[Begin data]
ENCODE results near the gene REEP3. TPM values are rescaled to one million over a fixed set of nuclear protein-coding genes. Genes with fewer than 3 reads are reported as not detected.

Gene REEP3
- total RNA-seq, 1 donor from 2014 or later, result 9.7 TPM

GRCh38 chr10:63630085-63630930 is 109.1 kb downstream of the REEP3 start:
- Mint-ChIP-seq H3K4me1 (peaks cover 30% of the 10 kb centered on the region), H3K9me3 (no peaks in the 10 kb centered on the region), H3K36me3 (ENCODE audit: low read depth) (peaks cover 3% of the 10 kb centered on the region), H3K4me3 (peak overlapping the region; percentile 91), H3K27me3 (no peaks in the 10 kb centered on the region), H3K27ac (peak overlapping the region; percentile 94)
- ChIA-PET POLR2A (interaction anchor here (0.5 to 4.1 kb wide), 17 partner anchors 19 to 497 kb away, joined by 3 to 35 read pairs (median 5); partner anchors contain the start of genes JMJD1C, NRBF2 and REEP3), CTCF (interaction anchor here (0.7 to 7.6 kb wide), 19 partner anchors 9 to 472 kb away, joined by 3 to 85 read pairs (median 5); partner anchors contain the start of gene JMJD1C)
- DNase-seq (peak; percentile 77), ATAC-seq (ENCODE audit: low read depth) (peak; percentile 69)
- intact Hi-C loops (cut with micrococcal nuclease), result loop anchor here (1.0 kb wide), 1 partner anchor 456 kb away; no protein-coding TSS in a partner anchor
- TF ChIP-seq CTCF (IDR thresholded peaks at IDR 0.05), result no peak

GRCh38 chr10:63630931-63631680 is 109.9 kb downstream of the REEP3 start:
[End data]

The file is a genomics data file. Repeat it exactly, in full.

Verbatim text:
ENCODE results near the gene REEP3. TPM values are rescaled to one million over a fixed set of nuclear protein-coding genes. Genes with fewer than 3 reads are reported as not detected.

Gene REEP3
- total RNA-seq, 1 donor from 2014 or later, result 9.7 TPM

GRCh38 chr10:63630085-63630930 is 109.1 kb downstream of the REEP3 start:
- Mint-ChIP-seq H3K4me1 (peaks cover 30% of the 10 kb centered on the region), H3K9me3 (no peaks in the 10 kb centered on the region), H3K36me3 (ENCODE audit: low read depth) (peaks cover 3% of the 10 kb centered on the region), H3K4me3 (peak overlapping the region; percentile 91), H3K27me3 (no peaks in the 10 kb centered on the region), H3K27ac (peak overlapping the region; percentile 94)
- ChIA-PET POLR2A (interaction anchor here (0.5 to 4.1 kb wide), 17 partner anchors 19 to 497 kb away, joined by 3 to 35 read pairs (median 5); partner anchors contain the start of genes JMJD1C, NRBF2 and REEP3), CTCF (interaction anchor here (0.7 to 7.6 kb wide), 19 partner anchors 9 to 472 kb away, joined by 3 to 85 read pairs (median 5); partner anchors contain the start of gene JMJD1C)
- DNase-seq (peak; percentile 77), ATAC-seq (ENCODE audit: low read depth) (peak; percentile 69)
- intact Hi-C loops (cut with micrococcal nuclease), result loop anchor here (1.0 kb wide), 1 partner anchor 456 kb away; no protein-coding TSS in a partner anchor
- TF ChIP-seq CTCF (IDR thresholded peaks at IDR 0.05), result no peak

GRCh38 chr10:63630931-63631680 is 109.9 kb downstream of the REEP3 start: